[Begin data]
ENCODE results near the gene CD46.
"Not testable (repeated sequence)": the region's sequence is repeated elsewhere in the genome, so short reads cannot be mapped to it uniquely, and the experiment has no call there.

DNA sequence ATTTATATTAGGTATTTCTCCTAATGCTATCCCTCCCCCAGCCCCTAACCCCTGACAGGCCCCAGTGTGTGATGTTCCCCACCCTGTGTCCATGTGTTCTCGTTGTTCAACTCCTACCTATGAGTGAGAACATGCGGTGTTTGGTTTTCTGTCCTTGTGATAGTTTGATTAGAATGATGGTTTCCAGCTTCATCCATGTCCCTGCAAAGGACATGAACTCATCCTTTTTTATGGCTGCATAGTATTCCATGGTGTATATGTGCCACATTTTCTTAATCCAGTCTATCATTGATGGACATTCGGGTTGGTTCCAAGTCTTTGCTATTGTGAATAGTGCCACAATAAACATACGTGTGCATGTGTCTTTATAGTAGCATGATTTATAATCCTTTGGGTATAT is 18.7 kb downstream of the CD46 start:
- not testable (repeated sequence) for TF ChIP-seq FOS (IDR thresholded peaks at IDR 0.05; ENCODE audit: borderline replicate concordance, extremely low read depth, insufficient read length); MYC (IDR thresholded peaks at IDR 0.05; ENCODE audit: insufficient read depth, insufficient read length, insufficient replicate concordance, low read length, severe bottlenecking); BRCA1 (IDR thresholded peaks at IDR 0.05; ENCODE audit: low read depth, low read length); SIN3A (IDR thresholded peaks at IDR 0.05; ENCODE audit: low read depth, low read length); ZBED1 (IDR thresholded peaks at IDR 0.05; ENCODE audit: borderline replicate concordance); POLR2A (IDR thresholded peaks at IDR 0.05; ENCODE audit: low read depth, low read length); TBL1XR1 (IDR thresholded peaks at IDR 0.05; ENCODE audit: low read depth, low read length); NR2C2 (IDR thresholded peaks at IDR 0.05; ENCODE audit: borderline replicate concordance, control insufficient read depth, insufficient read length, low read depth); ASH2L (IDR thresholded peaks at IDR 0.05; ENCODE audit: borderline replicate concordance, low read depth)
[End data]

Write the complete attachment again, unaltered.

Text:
ENCODE results near the gene CD46.
"Not testable (repeated sequence)": the region's sequence is repeated elsewhere in the genome, so short reads cannot be mapped to it uniquely, and the experiment has no call there.

DNA sequence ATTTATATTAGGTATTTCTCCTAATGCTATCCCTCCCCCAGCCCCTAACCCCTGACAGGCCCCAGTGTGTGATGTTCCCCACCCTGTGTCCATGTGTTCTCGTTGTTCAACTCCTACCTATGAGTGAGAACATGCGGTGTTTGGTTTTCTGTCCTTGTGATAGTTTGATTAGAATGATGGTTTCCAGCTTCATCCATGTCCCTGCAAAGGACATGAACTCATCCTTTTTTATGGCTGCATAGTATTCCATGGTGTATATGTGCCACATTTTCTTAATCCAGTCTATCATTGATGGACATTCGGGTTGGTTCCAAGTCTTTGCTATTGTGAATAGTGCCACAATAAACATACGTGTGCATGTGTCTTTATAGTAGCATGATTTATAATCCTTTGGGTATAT is 18.7 kb downstream of the CD46 start:
- not testable (repeated sequence) for TF ChIP-seq FOS (IDR thresholded peaks at IDR 0.05; ENCODE audit: borderline replicate concordance, extremely low read depth, insufficient read length); MYC (IDR thresholded peaks at IDR 0.05; ENCODE audit: insufficient read depth, insufficient read length, insufficient replicate concordance, low read length, severe bottlenecking); BRCA1 (IDR thresholded peaks at IDR 0.05; ENCODE audit: low read depth, low read length); SIN3A (IDR thresholded peaks at IDR 0.05; ENCODE audit: low read depth, low read length); ZBED1 (IDR thresholded peaks at IDR 0.05; ENCODE audit: borderline replicate concordance); POLR2A (IDR thresholded peaks at IDR 0.05; ENCODE audit: low read depth, low read length); TBL1XR1 (IDR thresholded peaks at IDR 0.05; ENCODE audit: low read depth, low read length); NR2C2 (IDR thresholded peaks at IDR 0.05; ENCODE audit: borderline replicate concordance, control insufficient read depth, insufficient read length, low read depth); ASH2L (IDR thresholded peaks at IDR 0.05; ENCODE audit: borderline replicate concordance, low read depth)